Global education-collaborative-presentation


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Presentation about Globalization101 and the Global Workforce Project

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Global education-collaborative-presentation

  1. 1. Teaching Globalization November 15, 2011 Rebecca Smolar
  2. 2. Globalization101 Teach about the trade-offs and dilemmas of globalization <ul><li>Tools to teach the issue of globalization: </li></ul><ul><li>15 Issues-in-Depth (briefings): Trade, Investment, Technology, Health, Environment, Culture, Development, Migration, IMF and World Bank, International Law, Women, Energy, Education, Media, Human Rights </li></ul><ul><li>News Analyses: 3-4 page analyses of current events </li></ul><ul><li>For Teachers: lesson plans and curriculum </li></ul><ul><li>Expert Videos: interviews with experts in the field </li></ul><ul><li>Human Rights Toolkit (under development) </li></ul><ul><li>Global Workforce Curriculum (under development) </li></ul>
  3. 4. SUNY Global Workforce Project The SUNY Global Workforce Project (GWP) seeks to prepare undergraduate students to compete effectively in the global economy, through programs developed to enhance global understanding and requisite global workforce skills of the 21st century, including language study.  Main Project Component: Globalization Curriculum and Training Program
  4. 5. Globalization Curriculum: 10 Modules <ul><li>Trade </li></ul><ul><li>Sustainability </li></ul><ul><li>Culture and Human Rights </li></ul><ul><li>Gender </li></ul><ul><li>Global Banking & Finance </li></ul><ul><li>Technology  and Globalization </li></ul><ul><li>Nationalism and State Sovereignty </li></ul><ul><li>Global Health Sciences </li></ul><ul><li>Global Demographics </li></ul><ul><li>Global Service Organizations </li></ul><ul><li>Three skills integrated throughout: holistic thinking, cross-cultural communications, technology skills </li></ul>
  5. 6. Technology Skills To effectively communicate with other cultures, students require a technology platform that crosses the economic and geographic divide. Free Web 2.0 tools provide the bridge for facilitating collaboration between students in the United States and students in other areas of the world (Asia Society 2011).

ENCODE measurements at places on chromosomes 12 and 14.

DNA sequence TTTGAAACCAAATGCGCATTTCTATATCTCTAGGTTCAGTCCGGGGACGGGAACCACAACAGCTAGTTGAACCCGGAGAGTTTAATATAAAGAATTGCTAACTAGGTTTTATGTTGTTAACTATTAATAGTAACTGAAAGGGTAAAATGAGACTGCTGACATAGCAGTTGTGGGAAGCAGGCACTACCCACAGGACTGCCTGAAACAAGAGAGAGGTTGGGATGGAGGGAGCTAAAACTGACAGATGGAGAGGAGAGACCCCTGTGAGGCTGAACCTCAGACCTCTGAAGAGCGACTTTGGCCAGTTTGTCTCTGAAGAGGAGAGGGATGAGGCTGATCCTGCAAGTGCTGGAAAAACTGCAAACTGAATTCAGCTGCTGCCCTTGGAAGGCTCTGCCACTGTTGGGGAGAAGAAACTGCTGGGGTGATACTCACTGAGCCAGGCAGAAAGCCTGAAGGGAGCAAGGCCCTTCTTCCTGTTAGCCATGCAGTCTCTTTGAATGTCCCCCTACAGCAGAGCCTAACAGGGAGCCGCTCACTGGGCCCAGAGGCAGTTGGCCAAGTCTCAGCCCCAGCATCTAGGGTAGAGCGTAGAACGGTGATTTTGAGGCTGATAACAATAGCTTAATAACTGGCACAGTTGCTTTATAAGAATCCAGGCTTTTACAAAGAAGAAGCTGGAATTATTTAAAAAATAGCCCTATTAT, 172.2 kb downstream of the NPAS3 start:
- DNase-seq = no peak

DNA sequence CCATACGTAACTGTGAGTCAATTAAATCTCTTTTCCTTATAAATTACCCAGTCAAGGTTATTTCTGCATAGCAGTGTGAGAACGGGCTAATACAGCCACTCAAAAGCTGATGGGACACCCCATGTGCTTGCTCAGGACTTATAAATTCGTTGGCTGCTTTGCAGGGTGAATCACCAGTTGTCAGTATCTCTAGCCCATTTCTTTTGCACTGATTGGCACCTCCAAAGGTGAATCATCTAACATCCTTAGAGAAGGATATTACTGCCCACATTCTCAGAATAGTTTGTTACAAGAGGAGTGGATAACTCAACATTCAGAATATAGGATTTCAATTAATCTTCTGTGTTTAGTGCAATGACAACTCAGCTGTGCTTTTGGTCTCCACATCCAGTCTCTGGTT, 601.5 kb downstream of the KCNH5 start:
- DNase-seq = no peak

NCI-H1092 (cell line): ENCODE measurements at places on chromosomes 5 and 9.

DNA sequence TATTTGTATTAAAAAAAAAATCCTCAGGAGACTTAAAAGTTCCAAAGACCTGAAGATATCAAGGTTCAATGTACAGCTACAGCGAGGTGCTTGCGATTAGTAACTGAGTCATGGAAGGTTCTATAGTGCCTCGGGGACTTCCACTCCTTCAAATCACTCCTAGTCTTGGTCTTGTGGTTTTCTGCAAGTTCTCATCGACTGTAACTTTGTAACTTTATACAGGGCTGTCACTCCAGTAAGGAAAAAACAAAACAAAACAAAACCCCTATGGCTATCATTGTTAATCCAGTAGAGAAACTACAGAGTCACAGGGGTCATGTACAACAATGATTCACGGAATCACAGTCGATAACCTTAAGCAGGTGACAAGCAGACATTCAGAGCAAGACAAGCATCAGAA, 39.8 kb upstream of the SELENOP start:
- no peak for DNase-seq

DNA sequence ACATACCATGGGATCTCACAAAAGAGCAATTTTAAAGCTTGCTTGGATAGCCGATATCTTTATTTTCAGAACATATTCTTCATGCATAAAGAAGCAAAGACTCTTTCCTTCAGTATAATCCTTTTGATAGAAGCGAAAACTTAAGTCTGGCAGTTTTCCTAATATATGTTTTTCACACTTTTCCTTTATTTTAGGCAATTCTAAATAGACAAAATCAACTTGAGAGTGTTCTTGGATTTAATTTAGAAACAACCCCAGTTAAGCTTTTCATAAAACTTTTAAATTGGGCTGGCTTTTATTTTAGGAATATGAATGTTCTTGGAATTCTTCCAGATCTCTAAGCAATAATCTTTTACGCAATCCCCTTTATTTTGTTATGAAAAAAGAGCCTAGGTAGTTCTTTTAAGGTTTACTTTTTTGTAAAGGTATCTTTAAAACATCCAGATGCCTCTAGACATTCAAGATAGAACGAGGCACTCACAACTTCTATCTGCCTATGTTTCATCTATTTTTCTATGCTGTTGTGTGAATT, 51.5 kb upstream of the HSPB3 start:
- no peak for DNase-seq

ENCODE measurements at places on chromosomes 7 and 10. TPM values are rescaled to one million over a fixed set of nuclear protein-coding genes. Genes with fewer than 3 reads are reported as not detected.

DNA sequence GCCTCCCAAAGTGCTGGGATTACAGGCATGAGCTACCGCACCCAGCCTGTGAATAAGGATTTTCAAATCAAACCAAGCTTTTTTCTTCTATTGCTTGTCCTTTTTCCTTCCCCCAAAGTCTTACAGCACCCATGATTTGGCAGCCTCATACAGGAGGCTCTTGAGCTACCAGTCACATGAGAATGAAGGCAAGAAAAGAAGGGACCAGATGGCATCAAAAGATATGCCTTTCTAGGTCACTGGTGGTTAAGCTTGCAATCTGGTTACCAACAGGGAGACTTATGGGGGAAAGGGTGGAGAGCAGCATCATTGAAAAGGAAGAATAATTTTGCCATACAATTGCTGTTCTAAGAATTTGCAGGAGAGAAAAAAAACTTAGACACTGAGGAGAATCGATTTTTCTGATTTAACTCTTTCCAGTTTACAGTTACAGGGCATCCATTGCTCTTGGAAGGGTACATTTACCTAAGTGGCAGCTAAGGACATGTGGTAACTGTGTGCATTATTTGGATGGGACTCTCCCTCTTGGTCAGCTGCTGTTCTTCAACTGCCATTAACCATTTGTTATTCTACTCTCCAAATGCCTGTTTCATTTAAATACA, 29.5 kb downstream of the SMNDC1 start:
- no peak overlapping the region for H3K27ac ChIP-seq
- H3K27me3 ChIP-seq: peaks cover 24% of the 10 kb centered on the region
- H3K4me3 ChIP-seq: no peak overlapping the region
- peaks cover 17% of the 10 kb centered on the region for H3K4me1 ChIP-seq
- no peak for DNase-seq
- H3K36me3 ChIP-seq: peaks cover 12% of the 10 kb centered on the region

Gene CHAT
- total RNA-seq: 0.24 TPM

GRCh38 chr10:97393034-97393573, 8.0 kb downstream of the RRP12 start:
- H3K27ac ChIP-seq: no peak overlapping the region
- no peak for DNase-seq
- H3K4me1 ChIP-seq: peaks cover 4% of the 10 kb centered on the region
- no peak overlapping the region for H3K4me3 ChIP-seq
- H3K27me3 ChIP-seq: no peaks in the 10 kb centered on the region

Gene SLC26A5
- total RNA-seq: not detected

6. 7. Holistic Thinking <ul><li>Level 1 </li></ul><ul><li>To recognize the importance of the whole and the interdependence of the parts of a system (student external) </li></ul><ul><li>To understand one’s own context and situation as being interdependent with many other contexts and situations to form a “global” whole. (student internal) </li></ul><ul><li>Level 2 </li></ul><ul><li>To understand phenomena from multiple perspectives (student external) </li></ul><ul><li>To look beyond one’s own perspective to consider the perspectives of others (student internal) </li></ul>
  7. 8. Holistic Thinking Assignment Components <ul><li>Compare and contrast two different theories or (consequences, perspectives, outcomes) to a context (i.e. Friedman vs. Stiglitz) </li></ul><ul><li>Take a global phenomenon and recognize perspectives, others’ and their own, articulating and explaining such perspectives thoughtfully and respectfully. </li></ul><ul><li>Role-playing: with reflection of another perspective </li></ul>
  8. 9. Cross-Cultural Communications Level 1: To appreciate someone within their own culture Level 2: To recognize cultural differences and to act on that recognition Level 3: To communicate effectively and respectfully with people of other cultures. This could be verbally, in writing, on-line, phone.
  9. 10. Example from Global Banking Module You overhear your superior tell another manager in the company: ‘I am fed up with our nation’s companies sending manufacturing jobs abroad and off-shoring service work to lower-wage nations. Don’t any of them have any national pride?” The other manager responds, ‘I disagree. It is every company’s duty to make as much profit as possible for its owners. If that means going abroad to reduce costs, so be it.” Do you agree with either of these managers? Why or why not? Now step into the conversation and explain where you stand on the issue. Is there any ethical dilemma here?
  10. 11. Connect with us SUNY Levin Institute SUNY Global Center 116 East 55 th Street New York NY 10022 Contact Us: [email_address] Ph: 212-317-3566